By Anthony Tokarz
The elections set for November 30 in Somalia are the latest effort in Somalia’s attempt to define itself. Somali citizens and observers look to these elections for the jolt necessary for rebuilding the state, which has been torn asunder by 25 years of anarchy, insurgency, and war. Yet several factors obstruct the transition to peace, and their significance is evident only in light of the recent historical trends that engendered them.
The most notorious of the parties that have been in power, the Islamic Courts Union, a coalition of radical Sharia courts, amassed power in 2006 and created the youth militia Al-Shabaab to entrench and expand its power. After allying with a local warlords, Al-Shabaab conquered most of Somalia. When the Transitional Government asked Ethiopia for help in reclaiming Mogadishu, the global community began taking action against this group.
Recently, a heated debate has arisen on the subject of whether a border wall will help or hinder extremist activity, in continuation of historical tensions. Al-Shabaab responded to Kenyan offensives by declaring jihad on the country and carrying out multiple terrorist attacks. In 2012, it formally joined Al-Qaeda’s global jihadist movement. In 2016, the United States stated that it had killed 150 militants in an airstrike against a training camp, but 9,000 armed militants remain ready to continue their jihad. This threat is compounded by a mounting refugee crisis as Kenya continues to deport Somali asylum-seekers.
Now, as Somali’s are seizing the opportunity to rebuild their country, the issue of selecting presidential candidates has captured their full attention. Fadumo Dayib, the first female presidential candidate of Somalia, has a history similar to that of many Somalis. After her mother lost eleven children in the civil war, she sent Fadumo to Finland, where she became a nurse, earned a Master’s degree in Public Health and worked for the UN.
Dayib’s candidacy has touched off a broader dialogue about the role of women in Somalia. She says that the clan system marginalizes women and youths, and she realizes that Al-Shabaab will try to make an example of her to deter women from participating in government, but she refuses to submit to fear. She hopes to write a new history for her country through peaceful negotiation with groups, like Al-Shabaab, that feed off of high unemployment and corruption to attract recruits. “If violence could solve violence,” she says, “Somalia would be the most peaceful country on earth.”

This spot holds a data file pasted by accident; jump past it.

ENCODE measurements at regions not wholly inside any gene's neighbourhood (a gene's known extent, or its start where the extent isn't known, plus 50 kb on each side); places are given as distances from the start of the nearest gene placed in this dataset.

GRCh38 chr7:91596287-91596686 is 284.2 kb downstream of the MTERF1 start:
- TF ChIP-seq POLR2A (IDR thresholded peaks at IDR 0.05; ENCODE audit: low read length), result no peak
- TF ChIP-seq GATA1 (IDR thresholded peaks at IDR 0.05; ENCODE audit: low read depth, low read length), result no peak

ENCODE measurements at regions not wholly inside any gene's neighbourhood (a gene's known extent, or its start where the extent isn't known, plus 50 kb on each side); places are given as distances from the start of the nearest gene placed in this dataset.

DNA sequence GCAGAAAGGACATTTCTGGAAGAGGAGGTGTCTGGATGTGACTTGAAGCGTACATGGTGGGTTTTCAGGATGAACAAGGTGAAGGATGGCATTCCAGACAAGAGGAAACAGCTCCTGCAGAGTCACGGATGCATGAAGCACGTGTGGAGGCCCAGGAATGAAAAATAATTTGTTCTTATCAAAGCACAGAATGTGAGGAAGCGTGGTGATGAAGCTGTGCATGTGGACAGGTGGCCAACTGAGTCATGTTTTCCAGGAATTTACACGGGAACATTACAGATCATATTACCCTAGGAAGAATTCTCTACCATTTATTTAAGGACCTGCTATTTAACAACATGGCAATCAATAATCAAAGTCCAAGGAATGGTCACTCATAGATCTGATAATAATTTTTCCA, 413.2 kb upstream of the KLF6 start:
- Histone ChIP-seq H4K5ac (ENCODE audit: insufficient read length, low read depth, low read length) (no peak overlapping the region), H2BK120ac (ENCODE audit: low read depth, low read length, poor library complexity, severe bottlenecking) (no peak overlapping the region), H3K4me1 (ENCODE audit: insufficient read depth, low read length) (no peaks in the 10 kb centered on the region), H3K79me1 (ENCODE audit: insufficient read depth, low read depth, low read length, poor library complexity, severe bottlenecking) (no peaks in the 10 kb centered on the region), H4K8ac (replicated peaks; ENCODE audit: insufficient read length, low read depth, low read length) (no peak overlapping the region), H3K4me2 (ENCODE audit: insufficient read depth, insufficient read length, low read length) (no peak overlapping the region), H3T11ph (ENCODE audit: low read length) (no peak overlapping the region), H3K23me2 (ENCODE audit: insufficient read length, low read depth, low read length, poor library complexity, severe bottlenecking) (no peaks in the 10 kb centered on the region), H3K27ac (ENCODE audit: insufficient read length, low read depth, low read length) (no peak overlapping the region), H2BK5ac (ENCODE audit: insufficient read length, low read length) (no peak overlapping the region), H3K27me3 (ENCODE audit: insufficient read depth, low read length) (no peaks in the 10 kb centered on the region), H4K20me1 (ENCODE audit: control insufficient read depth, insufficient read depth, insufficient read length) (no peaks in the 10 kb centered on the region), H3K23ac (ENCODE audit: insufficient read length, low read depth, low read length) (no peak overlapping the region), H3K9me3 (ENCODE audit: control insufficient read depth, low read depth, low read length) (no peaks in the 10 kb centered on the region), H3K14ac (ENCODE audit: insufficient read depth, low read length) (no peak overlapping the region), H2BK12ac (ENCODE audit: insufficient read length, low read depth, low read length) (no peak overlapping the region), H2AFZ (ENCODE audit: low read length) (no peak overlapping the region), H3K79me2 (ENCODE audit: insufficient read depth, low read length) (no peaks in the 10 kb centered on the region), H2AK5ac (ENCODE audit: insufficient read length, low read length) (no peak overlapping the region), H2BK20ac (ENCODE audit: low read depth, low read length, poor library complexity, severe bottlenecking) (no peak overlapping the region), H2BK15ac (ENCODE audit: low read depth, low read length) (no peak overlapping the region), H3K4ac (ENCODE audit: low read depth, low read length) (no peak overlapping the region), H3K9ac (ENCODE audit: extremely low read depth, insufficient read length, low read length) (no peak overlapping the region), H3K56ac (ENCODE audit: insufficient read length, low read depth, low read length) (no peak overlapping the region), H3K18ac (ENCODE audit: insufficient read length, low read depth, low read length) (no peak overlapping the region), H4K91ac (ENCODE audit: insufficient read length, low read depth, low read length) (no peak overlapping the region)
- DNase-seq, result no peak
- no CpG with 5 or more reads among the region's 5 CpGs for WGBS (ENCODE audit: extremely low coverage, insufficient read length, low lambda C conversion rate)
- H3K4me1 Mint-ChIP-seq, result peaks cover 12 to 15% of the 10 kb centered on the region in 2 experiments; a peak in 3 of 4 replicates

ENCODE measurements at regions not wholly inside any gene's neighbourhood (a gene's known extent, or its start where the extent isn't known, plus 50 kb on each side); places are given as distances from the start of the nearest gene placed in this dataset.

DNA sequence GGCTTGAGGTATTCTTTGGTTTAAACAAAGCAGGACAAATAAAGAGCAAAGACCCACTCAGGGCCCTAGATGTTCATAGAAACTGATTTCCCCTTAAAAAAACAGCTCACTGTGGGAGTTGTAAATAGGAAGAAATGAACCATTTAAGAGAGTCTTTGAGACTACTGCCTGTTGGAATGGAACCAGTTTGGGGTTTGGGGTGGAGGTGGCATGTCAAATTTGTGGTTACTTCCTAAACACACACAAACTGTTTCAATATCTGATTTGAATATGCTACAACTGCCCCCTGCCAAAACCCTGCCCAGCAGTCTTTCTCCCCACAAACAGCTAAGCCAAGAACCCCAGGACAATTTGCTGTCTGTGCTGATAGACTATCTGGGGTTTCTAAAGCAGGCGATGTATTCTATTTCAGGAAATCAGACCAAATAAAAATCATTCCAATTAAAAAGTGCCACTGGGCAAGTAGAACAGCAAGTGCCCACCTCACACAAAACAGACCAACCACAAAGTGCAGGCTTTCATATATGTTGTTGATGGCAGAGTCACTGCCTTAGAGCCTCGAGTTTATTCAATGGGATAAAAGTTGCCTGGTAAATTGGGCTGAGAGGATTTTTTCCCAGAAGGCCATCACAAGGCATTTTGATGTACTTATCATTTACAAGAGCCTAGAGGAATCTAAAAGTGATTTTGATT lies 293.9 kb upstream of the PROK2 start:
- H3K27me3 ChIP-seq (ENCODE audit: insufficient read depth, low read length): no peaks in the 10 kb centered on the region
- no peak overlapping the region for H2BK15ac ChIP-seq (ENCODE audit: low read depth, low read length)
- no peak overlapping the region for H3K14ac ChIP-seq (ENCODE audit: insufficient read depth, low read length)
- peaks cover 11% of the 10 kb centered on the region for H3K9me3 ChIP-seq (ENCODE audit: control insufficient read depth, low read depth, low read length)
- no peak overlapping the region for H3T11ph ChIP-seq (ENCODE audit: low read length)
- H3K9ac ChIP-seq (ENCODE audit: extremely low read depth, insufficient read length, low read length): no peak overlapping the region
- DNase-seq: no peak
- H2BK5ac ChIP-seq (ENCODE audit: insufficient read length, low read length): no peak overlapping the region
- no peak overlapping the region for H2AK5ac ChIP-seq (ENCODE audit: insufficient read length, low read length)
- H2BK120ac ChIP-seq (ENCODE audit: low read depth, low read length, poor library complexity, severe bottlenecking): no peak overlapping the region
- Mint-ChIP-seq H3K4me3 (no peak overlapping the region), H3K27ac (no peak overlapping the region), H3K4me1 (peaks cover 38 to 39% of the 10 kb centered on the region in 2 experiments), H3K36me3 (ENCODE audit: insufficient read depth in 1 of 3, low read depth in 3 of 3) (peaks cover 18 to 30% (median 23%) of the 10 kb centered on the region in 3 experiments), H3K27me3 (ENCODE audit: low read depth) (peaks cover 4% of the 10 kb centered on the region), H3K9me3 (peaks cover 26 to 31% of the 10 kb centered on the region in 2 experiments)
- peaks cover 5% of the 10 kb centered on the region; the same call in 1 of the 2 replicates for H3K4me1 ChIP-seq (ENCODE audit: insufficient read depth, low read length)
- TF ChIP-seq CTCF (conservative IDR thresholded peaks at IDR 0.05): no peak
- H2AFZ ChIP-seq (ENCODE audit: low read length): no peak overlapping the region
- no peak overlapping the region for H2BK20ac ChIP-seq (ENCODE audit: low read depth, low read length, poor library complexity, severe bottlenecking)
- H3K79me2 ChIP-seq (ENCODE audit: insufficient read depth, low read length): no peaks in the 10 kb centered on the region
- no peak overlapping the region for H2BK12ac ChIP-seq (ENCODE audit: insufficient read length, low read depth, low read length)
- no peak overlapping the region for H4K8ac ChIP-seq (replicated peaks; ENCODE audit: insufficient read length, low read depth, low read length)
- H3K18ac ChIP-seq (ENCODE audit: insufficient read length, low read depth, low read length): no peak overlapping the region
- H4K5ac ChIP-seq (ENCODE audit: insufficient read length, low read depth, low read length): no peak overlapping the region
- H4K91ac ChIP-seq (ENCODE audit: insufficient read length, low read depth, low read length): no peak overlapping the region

The political process has become subject to rigorous UN scrutiny, as well. Head of the UN Assistance Mission in Somalia Michael Keating has written letters to Somali officials pleading for the exclusion of certain candidates with histories of violence from eligibility for election to any position in the new government. This unprecedented move coincides with Somali anger over the involvement of foreign nations in its internal affairs.
Protesters in the north rallied against US air raids that killed 22 soldiers and civilians. The air strike belongs to a series of such strikes undertaken by the US in its escalating war on extremists, which cooperates with the militaries of bordering nations to drive Al-Shabaab and its satellite allies from the contentious Horn of Africa region.
The November elections might well grant their winners a mandate to reverse these tides, if they are not again postponed.